Mmm… Food


Fast Food Nation by Eric Schlosser
October 7, 2008, 3:34 pm
Filed under: Books, Shopping

 

I finished reading Fast Food Nation by Eric Schlosser on the way to work this morning.  I’ve never considered becoming a vegetarian before this, but this book made me seriously consider it.  It really affected me.  And I’m certainly not the only one.  The book is a New York Times bestseller.  I feel bad that it’s taken me this long to read it.  I’m certainly behind the times and glad to be catching up.  The book was published in 2001 and most of the research was done the three years before that.  However reading it now in 2008 doesn’t change the impact much, nor do I believe there has been significant progress in changing the ways that many of the companies described in the book do business.  There are of course exceptions to every rule, but it remains true that just a few companies still ultimately control too large a share of the food production that make it difficult for large scale positive changes to occur with any immediacy.  Despite everything he had to talk about from the way cattle are slaughtered in the American Meat Packing Industry (look away and stop reading, at times it was like watching a PETA video) to the obscenities regarding the safety of the food we eat in it’s homogenized state, I remain (like the author) optimistic. 

There have been changes (even if some of them may only be surface changes) since this book has published that are encouraging.  Take for example the more widespread use of the word “All-Natural”.  While it may be true (as Fast Food Nation explained) that what the government considers “All-Natural” is not what the public may generally be thinking it is, the public cares more about seeing those words on a label.  They are not so in the dark or convinced of the positives of processed foods that they continue to choose them when offered “healthier” options side by side.  They are more likely to buy a product that is labelled in such a way.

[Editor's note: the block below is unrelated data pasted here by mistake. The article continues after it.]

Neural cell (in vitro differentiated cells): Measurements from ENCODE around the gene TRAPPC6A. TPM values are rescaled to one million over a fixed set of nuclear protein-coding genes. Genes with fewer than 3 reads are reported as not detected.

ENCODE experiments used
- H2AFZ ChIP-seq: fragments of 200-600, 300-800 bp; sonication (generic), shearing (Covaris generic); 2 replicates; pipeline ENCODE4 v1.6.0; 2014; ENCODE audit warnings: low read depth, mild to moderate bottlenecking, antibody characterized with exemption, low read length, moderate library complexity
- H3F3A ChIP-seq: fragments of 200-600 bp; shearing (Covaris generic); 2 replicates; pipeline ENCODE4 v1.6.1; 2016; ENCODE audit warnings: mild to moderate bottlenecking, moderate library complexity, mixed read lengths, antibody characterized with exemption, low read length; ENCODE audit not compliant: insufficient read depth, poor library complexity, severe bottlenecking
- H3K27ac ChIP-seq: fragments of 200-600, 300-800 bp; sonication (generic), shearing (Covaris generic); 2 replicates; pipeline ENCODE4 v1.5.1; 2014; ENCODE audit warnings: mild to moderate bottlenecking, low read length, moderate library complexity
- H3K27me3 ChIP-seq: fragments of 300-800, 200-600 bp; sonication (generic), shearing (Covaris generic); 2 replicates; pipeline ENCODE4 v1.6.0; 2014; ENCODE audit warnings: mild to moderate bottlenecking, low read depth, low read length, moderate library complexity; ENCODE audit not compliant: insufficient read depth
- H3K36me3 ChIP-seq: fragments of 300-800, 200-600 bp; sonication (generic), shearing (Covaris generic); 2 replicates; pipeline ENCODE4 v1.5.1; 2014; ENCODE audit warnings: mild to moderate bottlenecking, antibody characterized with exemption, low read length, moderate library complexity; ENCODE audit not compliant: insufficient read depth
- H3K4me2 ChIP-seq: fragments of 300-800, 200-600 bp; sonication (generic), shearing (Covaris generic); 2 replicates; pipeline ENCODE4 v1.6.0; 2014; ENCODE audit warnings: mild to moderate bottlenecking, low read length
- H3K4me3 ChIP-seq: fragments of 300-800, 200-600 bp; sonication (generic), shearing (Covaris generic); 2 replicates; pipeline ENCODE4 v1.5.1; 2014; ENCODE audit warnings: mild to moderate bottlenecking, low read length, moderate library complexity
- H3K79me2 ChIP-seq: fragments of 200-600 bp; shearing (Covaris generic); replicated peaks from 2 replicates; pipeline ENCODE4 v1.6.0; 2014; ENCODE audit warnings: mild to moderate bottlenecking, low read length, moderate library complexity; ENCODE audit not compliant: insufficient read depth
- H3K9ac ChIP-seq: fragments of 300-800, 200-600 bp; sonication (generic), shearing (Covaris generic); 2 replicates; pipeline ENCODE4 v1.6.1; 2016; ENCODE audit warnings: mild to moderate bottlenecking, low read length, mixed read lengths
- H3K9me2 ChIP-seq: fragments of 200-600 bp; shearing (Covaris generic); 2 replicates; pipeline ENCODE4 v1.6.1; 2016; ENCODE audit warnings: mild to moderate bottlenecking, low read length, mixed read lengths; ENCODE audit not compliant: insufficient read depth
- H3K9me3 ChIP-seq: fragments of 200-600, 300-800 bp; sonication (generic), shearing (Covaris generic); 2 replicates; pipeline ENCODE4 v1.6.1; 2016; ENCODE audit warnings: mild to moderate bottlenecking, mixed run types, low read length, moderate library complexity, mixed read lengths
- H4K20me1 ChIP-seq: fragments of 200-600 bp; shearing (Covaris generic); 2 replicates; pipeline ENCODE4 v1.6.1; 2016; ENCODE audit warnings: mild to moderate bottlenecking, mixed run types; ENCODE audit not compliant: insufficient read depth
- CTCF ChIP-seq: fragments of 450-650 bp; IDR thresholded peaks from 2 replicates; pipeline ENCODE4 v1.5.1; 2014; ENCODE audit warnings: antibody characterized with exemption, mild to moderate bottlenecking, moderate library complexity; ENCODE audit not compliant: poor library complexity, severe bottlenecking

The success and expansion of Whole Foods and Trader Joes which supply organic and hormone and anti-biotic free foods to consumers is a sure sign that attitudes must be changing.  Even the more general food stores such as Jewel and Dominicks now have separate produce sections for their Organic items.  They have consumers that are looking for these products and are willing to pay for them.  As more people buy these items and make a demand for them, the companies will have to follow through and offer them to the public.  Fast Food Nation argued this point that it makes business sense to sell what people want.  Consumer voices seem to be making a difference. 

If you’re looking for a good and informative read concerning Fast Food, which pushes beyond to food in general I would highly recommend you check this book out.  It’s never to late to get more information and be better informed.

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